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Tibial Compression Test Anchorage AK

The reason for this displacement is that hock flexion causes tension of the gastrocnemius muscle, which in turn displaces the tibia cranially. This is called tibial compression or cranial tibial thrust.

VCA Bering Sea Animal Hospital
(888) 222-1984
1347 East 74th Avenue
Anchorage, AK
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VCA Alpine Animal Hospital
(888) 370-4089
12531 Old Seward Highway
Anchorage, AK
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VCA Eagle River Animal Hospital
(888) 370-0679
11710 Business Blvd.
Eagle River, AK
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LocalVets.com Animal Hospital
(888) 370-3812
1800 Glacier Ave
Juneau, AK
 
VCA Alpine Animal Hospital
(888) 321-5714
12531 Old Seward Highway
Anchorage, AK
 
VCA Alaska Pet Care Animal Hospital
(888) 265-5155
3900 Lake Otis Parkway
Anchorage, AK
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VCA East Anchorage Animal Hospital
(888) 370-0147
2639 Boniface Pkwy.
Anchorage, AK
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Tuesday 7:00 AM - 7:00 PM
Wednesday 7:00 AM - 7:00 PM
Thursday 7:00 AM - 7:00 PM
Friday 7:00 AM - 7:00 PM
Saturday 8:00 AM - 4:00 PM
Sunday Closed
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Animal Boarding, Animal Daycare, Animal Flea Control, Animal Grooming, Animal Microchipping, Declawing, Small Animal Vet, Spaying/Neutering, Veterinarians, Veterinary Dentistry, Veterinary Euthanasia, Veterinary Medical Specialties, Veterinary Surgery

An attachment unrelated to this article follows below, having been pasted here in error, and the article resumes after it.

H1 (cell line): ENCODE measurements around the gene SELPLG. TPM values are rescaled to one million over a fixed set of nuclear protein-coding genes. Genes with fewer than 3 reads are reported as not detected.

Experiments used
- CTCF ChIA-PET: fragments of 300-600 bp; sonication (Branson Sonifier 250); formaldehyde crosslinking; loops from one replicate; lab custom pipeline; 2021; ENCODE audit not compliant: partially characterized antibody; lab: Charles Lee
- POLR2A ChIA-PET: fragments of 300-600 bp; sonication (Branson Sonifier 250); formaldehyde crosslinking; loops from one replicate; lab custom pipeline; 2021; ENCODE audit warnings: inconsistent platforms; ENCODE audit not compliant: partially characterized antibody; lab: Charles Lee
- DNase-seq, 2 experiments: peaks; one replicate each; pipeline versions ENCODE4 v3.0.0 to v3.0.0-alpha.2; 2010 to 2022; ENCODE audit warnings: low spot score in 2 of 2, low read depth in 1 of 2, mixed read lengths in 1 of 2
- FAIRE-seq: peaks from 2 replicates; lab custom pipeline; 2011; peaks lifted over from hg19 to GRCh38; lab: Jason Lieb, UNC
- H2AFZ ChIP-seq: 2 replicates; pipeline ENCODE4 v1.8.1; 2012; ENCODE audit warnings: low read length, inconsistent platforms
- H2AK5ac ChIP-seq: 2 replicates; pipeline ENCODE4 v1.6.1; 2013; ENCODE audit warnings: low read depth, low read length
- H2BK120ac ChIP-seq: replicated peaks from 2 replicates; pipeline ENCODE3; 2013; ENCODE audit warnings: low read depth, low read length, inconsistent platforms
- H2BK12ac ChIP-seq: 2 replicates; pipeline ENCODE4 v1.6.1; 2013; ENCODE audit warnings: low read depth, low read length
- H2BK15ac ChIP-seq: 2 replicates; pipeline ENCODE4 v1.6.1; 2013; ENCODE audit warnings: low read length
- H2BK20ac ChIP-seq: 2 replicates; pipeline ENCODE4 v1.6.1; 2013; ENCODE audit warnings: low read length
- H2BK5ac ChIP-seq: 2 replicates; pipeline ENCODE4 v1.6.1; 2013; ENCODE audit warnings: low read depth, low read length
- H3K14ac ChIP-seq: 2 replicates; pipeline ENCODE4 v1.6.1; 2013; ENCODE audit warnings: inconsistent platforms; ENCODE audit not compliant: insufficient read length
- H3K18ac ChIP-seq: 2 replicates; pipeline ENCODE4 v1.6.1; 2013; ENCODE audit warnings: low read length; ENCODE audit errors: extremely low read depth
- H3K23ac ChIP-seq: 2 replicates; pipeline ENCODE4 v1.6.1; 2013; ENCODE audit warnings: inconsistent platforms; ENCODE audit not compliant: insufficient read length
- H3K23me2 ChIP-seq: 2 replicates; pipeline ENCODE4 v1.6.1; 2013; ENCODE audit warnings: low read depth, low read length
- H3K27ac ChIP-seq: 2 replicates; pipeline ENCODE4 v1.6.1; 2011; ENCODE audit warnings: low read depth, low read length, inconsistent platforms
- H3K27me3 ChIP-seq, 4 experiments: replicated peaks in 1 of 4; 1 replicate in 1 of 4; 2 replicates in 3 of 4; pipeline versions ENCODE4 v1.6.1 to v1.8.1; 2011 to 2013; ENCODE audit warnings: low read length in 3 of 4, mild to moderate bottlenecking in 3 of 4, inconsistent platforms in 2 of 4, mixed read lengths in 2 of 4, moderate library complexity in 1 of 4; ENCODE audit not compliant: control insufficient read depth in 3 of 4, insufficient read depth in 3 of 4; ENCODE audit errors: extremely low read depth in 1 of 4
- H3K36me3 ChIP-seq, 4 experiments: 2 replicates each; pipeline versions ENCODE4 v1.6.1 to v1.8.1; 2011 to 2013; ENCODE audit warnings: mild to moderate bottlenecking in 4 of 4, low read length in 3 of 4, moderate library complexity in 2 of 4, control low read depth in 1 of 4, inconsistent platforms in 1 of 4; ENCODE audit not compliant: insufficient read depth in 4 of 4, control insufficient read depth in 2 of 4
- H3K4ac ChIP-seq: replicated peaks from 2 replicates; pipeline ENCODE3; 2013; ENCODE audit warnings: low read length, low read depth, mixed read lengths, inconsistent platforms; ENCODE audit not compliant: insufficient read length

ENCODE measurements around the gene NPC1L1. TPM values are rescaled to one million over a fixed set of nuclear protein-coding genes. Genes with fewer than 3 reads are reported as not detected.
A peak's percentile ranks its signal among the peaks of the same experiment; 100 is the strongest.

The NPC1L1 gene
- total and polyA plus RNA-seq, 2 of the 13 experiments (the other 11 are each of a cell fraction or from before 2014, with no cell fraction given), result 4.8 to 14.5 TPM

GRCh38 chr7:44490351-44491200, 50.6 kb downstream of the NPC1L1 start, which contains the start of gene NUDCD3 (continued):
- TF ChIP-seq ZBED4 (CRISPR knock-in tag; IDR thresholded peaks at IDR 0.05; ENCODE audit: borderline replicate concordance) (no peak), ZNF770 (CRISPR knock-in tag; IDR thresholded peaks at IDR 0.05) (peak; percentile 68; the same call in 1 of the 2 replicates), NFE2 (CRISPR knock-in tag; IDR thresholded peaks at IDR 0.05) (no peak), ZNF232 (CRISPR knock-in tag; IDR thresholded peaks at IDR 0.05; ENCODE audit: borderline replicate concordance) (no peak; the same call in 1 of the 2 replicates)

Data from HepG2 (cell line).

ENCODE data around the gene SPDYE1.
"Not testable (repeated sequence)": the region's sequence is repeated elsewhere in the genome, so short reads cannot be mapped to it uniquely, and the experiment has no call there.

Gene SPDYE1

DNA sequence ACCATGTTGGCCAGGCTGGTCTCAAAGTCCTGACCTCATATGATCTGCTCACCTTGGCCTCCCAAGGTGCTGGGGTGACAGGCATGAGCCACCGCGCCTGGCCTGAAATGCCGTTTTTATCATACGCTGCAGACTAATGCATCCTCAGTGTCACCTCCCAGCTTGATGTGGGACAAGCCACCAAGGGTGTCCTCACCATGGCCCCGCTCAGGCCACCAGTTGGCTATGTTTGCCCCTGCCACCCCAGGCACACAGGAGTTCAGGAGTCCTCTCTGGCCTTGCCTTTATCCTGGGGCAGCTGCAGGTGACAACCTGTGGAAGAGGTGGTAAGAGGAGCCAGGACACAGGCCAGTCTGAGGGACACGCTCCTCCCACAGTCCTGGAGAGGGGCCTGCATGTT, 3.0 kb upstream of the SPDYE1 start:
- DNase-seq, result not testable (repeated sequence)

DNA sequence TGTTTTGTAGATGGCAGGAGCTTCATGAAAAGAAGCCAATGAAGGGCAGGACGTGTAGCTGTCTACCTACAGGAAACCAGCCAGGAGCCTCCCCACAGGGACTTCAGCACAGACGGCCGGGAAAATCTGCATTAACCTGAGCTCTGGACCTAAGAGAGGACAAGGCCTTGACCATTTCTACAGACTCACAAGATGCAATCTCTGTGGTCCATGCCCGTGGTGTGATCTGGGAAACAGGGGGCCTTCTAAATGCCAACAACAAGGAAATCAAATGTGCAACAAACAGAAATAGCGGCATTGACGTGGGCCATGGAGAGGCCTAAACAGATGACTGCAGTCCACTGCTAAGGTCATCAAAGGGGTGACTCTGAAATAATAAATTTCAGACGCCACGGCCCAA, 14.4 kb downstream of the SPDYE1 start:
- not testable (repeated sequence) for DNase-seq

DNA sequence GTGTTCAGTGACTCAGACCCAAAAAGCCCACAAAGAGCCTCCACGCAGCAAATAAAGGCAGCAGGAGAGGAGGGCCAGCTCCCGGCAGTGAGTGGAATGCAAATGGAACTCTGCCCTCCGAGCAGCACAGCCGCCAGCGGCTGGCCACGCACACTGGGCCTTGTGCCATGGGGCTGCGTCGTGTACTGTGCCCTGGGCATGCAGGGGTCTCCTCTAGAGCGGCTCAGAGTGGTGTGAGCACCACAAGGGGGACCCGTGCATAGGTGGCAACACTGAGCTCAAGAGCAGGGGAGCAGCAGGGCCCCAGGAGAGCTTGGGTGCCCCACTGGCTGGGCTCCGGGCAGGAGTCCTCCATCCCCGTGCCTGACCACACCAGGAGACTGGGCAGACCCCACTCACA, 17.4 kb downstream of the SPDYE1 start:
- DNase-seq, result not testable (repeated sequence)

VCA Bering Sea Animal Hospital
(888) 236-4114
1347 East 74th Avenue
Anchorage, AK
 
VCA Alaska Pet Care Animal Hospital
(888) 761-4090
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Anchorage, AK
 
VCA East Anchorage Animal Hospital
(888) 473-6197
2639 Boniface Pkwy.
Anchorage, AK
 

How to Perform the Tibial Compression Test

This very useful test can be performed with the patient standing or in lateral recumbency (affected leg up), awake or sedated.

The stifle is held in slight flexion. The index finger of one hand is placed over the tibial crest. The other hand flexes & extends the hock.

The beauty of the tibial compression test is that it mimics the loading that causes cranial tibial thrust when the dog walks.

If the ACL is torn, the tibial tuberosity will move cranially, ever so slightly, as the hock is in the flexed position.

The reason for this displacement is that hock flexion causes tension of the gastrocnemius muscle, which in turn displaces the tibia cranially. This is called tibial compression or cranial tibial thrust.

The beauty of the tibial compression test is that it mimics the loading that causes cranial tibial thrust when the dog walks.

This is very different than the cranial drawer sign, which is a motion that doesn’t exist in real life. Think of it this way: The cranial drawer sign is “iatrogenic” whereas the cranial tibial thrust is generated by the patient when walking (or running).

Phil Zeltzman, DVM, Dipl. ACVS, is a small-animal board-certified surgeon at Valley Central Veterinary Referral Center in Whitehall, Pa. His website is DrPhilZeltzman.com .

Copyright 2009 BowTie Inc.

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